The story of the wedding at Cana of Galilee invites us to rethink miracles and their purpose in our lives as people of faith. The central act in the story of the wedding at Cana is the miraculous transformation of water into wine. As contemporary readers of this story, living in a rational, scientifically-oriented age, we tend to find this miracle puzzling at best and empty of meaning at worst. As progressive Christians, enlightened people, we are tempted to talk around the miracle by focusing on other aspects of the text (like how Jesus spoke to his mother) or to explain away the miracle by focusing on the differences between the biblical worldview and the modern worldview, as many commentators I read did. It is difficult, as experienced by the lectionary group this week, not to diminish the extraordinariness of this miracle. And yet, we are being called as readers of the biblical text today, to struggle with what this miracle means and what it says about our faith and about who God is in the person of Jesus.
The contrast between the responses of the steward and the disciples may offer us the best insight into how we might best rethink miracles. You may recall from the story how perplexed the steward is by the sudden appearance of wine of such quality and quantity — 180 gallons to be exact. He summons the bridegroom, the host of the party, because he assumes that the wine can be explained by conventional reasoning. He attributes the wine to the unprecedented hospitality of this man, but he quickly learns that the miracle cannot be explained by an irregularity in etiquette. Rational explanations miss the mark. Jesus’ disciples, by contrast, see in the miraculous abundance of good wine a sign of God’s presence among them. They recognize the revelation of God in the prodigious flow of wine — a sign of blessing in scripture; and they recognize Jesus as the one who brought God to them. The miracle of the wine at the wedding in Cana challenges the boundaries of their conventional world, and the disciples are willing to entertain the possibility that this boundary marks the inbreaking of God. The steward tried to reshape the miracle to fit his way of thinking, while the disciples allowed the miracle to reshape their thinking of thinking. It’s not unlike how we try to make God in our image instead of seeing ourselves as being created in the image of God. For sure, it is not an easy task to orient our minds to God’s ways rather than orienting God’s ways to our boundaries and limits. But this is what the story is asking of us. Do we really want to simply keep shaping the miracles in our lives to fit our understanding and our need to control and thus keep missing them? Or might we consider opening ourselves to the possibility of allowing the miracle to shape us? Someone once said, “A miracle is often the willingness to see the common in an uncommon way.”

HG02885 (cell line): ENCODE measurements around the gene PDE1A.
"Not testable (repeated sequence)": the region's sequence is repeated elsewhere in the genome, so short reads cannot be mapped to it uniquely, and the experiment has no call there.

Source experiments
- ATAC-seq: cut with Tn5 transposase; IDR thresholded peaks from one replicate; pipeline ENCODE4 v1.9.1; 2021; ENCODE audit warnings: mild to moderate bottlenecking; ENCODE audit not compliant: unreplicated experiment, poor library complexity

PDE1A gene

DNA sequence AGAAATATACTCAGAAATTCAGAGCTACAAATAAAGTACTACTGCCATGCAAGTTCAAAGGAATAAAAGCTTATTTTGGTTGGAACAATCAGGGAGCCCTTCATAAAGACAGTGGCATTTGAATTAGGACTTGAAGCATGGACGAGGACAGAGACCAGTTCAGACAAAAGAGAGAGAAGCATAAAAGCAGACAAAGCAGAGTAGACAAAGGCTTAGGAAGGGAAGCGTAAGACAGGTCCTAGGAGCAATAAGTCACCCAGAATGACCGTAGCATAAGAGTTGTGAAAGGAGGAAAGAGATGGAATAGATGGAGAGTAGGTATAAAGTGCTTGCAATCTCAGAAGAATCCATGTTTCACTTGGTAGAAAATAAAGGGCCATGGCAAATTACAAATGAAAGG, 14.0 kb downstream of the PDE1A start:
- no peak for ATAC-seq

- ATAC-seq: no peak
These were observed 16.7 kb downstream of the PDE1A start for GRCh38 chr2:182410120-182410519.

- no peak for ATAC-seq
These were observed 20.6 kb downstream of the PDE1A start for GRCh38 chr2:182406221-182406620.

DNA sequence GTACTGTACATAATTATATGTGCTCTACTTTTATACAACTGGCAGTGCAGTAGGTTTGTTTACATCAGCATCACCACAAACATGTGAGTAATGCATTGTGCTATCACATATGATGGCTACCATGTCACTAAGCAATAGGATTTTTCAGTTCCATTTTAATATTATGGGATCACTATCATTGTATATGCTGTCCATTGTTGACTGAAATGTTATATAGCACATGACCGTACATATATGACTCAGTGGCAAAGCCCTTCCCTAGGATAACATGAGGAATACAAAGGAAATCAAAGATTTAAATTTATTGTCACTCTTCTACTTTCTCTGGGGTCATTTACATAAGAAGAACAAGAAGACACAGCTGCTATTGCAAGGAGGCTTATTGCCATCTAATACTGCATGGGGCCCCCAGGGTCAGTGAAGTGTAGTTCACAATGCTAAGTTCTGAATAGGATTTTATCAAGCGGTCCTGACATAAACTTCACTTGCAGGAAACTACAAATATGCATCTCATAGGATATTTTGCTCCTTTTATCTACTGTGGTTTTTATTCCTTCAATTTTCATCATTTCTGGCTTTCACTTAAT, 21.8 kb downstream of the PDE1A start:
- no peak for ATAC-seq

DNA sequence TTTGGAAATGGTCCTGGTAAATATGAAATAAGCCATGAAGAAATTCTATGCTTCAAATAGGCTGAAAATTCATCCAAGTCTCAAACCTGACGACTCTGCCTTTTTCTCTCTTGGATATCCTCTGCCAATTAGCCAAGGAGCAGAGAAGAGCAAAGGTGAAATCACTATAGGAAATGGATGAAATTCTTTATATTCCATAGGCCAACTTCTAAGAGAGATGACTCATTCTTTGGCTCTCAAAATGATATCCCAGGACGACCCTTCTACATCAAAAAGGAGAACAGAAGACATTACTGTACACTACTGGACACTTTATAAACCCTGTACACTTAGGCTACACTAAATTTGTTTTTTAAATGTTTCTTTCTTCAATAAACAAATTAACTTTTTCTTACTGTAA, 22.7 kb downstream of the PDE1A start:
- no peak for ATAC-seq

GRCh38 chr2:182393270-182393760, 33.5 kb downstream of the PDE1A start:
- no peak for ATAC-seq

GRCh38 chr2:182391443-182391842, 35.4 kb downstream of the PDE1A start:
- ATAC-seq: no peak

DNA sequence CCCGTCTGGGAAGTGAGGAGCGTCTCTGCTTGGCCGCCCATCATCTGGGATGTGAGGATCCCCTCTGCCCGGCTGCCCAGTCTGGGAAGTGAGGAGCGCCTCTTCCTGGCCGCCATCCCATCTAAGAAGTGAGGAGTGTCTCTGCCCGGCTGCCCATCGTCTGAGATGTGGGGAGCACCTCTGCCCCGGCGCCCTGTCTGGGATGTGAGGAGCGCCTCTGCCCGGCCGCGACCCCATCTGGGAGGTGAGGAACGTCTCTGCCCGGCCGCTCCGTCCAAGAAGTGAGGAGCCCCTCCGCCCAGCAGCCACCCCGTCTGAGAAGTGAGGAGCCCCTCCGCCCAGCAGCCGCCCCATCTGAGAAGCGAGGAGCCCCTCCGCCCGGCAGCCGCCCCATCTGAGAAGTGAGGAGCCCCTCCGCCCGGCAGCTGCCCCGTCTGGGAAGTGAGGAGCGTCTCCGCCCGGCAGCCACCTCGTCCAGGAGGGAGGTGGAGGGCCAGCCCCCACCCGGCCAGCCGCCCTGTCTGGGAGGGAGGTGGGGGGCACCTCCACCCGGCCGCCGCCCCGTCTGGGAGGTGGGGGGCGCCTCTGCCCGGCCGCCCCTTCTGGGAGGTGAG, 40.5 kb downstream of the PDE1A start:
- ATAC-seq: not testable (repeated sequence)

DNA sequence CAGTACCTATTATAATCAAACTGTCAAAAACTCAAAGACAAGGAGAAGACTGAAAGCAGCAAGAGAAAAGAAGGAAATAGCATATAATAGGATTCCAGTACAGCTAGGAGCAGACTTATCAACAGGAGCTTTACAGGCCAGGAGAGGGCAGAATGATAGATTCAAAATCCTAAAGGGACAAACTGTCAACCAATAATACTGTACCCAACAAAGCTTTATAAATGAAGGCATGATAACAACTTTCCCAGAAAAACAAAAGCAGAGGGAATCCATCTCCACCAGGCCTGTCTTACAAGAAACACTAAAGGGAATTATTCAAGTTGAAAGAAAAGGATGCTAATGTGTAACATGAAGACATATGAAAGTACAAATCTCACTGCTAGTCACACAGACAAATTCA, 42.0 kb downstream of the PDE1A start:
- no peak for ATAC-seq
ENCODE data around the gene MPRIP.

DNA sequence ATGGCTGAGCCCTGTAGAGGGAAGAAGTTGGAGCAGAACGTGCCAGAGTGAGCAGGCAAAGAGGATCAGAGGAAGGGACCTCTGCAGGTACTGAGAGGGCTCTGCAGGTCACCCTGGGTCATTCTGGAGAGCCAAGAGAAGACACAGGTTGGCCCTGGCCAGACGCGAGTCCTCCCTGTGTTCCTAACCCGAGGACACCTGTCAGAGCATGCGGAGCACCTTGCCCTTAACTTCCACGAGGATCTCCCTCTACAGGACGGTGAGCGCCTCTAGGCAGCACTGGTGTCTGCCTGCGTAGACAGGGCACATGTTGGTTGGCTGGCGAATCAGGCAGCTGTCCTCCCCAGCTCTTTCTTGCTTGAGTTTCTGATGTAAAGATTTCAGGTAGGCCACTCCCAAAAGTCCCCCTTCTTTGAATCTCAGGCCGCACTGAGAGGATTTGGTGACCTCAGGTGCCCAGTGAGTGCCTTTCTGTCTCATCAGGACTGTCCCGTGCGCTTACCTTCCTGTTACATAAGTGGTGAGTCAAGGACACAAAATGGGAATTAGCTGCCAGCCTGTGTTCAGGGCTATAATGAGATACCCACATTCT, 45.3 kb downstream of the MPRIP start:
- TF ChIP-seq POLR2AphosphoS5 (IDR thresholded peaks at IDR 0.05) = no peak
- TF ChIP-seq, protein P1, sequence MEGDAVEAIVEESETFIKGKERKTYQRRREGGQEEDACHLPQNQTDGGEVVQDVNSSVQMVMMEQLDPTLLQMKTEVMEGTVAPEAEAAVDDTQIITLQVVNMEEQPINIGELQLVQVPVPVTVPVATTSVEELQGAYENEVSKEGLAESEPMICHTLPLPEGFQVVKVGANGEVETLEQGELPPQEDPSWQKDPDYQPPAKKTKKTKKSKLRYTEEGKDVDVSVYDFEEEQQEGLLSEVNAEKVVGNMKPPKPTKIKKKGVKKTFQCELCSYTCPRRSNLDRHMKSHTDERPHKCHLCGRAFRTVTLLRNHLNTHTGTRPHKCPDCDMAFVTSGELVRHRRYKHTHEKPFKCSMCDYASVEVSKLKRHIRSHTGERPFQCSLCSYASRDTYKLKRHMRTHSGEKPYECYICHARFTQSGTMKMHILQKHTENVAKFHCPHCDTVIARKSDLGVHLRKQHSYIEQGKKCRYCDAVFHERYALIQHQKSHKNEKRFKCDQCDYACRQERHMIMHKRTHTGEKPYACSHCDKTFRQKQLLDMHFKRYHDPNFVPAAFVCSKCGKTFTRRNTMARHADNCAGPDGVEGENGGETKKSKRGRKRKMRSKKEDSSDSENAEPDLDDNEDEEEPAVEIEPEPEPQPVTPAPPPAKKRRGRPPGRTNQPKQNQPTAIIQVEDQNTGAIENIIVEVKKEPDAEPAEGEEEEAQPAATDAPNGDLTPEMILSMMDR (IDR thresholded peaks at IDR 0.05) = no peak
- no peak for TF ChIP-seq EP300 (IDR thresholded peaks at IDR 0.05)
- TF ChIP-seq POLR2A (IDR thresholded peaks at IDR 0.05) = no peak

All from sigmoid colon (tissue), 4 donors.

The miracle in John 2:1-11 is a miracle of abundance, of extravagance, of transformation and new possibilities. The grace the miracle offers is outside conventional expectations. Our task is not to put this miracle in a framework in which it “makes sense,” but rather to free ourselves to receive the extraordinary gifts this miracle offers. The story of Jesus turning water into wine invites us to see what the disciples see, that in the abundance and graciousness of Jesus’ gift, we catch a glimpse of the identity and character of an extravagant God.
I imagine that I will continue to struggle with the question of whether miracles are real or not. After all, sickness and injustice remain in the world. But it is worth remembering that even in the gospels, miracles did not replace the realm of God that Jesus announced. Rather, they were signs of hope and promise, pointing those who dared to see them and believe in them toward a new reality. Albert Einstein said, “There are only two ways to live your life. One is as though nothing is a miracle. The other is as though everything is a miracle.” I wonder what would we have to be willing to let go of in order to stop reshaping miracles into our ways of thinking, and instead, to be reshaped by the miracles around us?